In operation, the load 12 to be tested is connected between probe terminal 11 and the ground or reference terminal 13. Alternating current from oscillator 15 is applied to the load 12 through the coaxial cable 17. A signal proportional to the current flowing in the load circuit is returned to amplifier 27 through the coaxial cable 25. The output of amplifier 27 is rectified and compared with the reference source 29 in comparator 31. The error signal obtained as the difference between the voltages applied to the inputs of comparator 31 is used to control the amplitude of the alternating current provided by oscillator 15. The current applied to the load circuit is thus maintained substantially constant at some predetermined value for each measuring range.

At the same time, the voltage appearing across the load under test is returned to amplifier 37 through coaxial cable 35. The output of amplifier 37 is applied to meter 39 which provides a direct indication of the voltage across the load' under test. Since the current in the load under test is maintained substantially constant, the voltage across the load is proportional to the impedance. Meter 39 is calibrated directly in impedance, and thus provides a direct indication of the impedance of the load under test. The gains of amplifiers 27 and 37 are adjustable in steps to provide successive ranges of impedance measurements.

A dual result may be obtained by maintaining the voltage across the load under test substantially constant and by metering the load current. The reading in this case is a direct indication of load admittance. Specifically, a measurement may be obtained in this manner by comparing the rectified output of amplifier 37 with the reference source in comparator 31. The error signal obtained in this manner maintains the voltage at the output of oscillator 15 substantially constant. The direct indication of admittance is obtained by metering the output of amplifier 27, which output is proportional to load current. Since admittance and impedance are reciprocally related, any discussion herein of measurement of either quantity should be taken to be applicable to the other.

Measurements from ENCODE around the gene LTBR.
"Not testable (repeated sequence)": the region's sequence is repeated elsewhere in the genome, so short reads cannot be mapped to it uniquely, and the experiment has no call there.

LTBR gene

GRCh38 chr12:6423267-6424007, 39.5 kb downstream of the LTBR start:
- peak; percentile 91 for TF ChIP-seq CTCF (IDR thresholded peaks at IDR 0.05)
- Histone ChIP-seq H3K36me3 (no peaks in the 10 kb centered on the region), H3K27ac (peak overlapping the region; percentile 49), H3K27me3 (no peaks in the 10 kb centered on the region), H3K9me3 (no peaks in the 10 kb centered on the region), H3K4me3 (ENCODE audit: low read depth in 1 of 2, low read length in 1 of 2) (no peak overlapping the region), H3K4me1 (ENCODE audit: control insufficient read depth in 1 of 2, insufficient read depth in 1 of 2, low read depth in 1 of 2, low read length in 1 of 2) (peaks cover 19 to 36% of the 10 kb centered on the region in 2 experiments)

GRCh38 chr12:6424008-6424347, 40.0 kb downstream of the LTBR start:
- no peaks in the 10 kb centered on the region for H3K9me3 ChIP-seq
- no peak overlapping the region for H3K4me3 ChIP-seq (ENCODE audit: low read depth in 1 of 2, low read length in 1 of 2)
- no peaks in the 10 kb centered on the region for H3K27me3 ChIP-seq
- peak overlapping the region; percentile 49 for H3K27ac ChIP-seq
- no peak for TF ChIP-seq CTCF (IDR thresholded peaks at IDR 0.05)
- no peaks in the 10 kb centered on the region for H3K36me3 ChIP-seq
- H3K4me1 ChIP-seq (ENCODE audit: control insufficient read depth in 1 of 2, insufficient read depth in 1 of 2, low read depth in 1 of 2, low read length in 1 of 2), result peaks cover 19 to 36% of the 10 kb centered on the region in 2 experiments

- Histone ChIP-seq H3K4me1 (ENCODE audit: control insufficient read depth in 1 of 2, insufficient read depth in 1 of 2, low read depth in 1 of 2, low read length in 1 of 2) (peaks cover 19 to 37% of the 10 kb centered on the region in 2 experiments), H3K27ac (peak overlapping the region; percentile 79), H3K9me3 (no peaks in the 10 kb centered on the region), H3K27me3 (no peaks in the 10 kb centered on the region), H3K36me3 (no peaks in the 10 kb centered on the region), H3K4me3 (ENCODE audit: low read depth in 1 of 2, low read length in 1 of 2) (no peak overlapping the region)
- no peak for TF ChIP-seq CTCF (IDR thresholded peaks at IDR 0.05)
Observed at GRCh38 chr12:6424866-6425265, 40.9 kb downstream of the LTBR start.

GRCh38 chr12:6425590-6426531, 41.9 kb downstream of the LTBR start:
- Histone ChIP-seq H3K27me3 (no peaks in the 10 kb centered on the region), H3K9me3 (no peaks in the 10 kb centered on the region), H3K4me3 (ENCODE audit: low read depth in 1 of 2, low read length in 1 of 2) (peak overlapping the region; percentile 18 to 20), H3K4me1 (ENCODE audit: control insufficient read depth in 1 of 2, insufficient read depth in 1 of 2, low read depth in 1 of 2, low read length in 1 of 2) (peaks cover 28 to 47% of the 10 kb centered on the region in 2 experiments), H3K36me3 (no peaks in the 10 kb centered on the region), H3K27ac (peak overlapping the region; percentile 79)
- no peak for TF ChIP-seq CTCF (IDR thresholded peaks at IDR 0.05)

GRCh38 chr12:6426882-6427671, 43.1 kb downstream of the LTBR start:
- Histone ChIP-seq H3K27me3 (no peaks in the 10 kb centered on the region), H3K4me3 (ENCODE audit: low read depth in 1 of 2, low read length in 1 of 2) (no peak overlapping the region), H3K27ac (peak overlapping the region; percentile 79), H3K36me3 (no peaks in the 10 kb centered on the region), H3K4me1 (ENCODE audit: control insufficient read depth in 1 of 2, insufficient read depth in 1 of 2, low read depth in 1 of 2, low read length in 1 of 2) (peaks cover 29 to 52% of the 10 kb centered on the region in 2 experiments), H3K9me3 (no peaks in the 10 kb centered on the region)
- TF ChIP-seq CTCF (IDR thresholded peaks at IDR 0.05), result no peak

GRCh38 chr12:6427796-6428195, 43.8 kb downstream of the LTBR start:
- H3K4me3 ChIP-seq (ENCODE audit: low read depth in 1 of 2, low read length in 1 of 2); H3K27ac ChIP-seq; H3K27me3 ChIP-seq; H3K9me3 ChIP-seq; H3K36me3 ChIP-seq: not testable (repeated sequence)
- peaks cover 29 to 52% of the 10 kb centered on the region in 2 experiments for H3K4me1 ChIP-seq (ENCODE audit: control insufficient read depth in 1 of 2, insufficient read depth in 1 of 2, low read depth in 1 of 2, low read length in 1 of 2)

Referring now to FIGURE 2, the meter probe 9 of FIGURE 1 is shown in perspective view. Current from the oscillator 15 is applied through conductor 21 to the load 12. This conductor constitutes a one-turn primary winding for the current transformer 19. If the secondary winding 23 has N turns, then the signal returned through coaxial cable 25 is l/N times the load current. The primary winding may include more than one turn, especially in low frequency applications where high inductive coupling is desired.

The voltage appearing across load 12 is obtained at connection 41 and is returned through coaxial conductor 35 to a sensitive voltmeter circuit. By sampling both the load current and load voltage substantially at the point where the load under test is connected to the probe, the effects of voltage drop along the probe cables, of distributed capacity, and of other factors upon the accuracy of the measurement are materially reduced.

Referring now to FIGURE 3, there is shown a schematic diagram of a circuit modification of the probe shown in FIGURE 2. The modification adds to the current transformer 19 a one-turn winding 42 connected to an adjustable capacitor 45. In general, this additional winding has a number of turns equal to the number of turns in the primary winding. This circuit compensates for the current drawn by distributed capacity 43 at high frequencies. The effect of the load current in conduct-or 21 due to the distributed capacity 43 is canceled by the effect of the current in the one-turn winding 42 due to capacitor 45. Another modification of the probe of FIGURE 2 is made by extending the outer shield of cable 17 beyond the core of transformer 19. This modification reduces the distributed capacity between the primary winding and the transformer core. Of course, an opening in the shield is required for connection 41. For a multi-turn primary winding, the outer shield of the conductor is threaded through the transformer core along with the conductor.

The present invention provides a direct indication of driving point impedance simply by touching the probe to the load under test. In addition, rapid measurements may :be made using the circuit of the present invention since the load under test need not be removed from the surrounding circuitry. Further, high accuracy measurements may be obtained over a wide range of test frequencies since the load current and voltage are measured at points electrically close to the load. This measurement accuracy is maintained even at extremely high frequencies in the circuit of the present invention by the use of a compensating circuit which eliminates the effects of distributed capacity upon the indication of impedance.

I claim:

1. Apparatus for measuring the impedance of a load, the circuit comprising:

a probe including a pair of test terminals for receiving thereacross a load to be measured;

a separate source of alternating signal having a selected frequency which is independent of load connected thereto;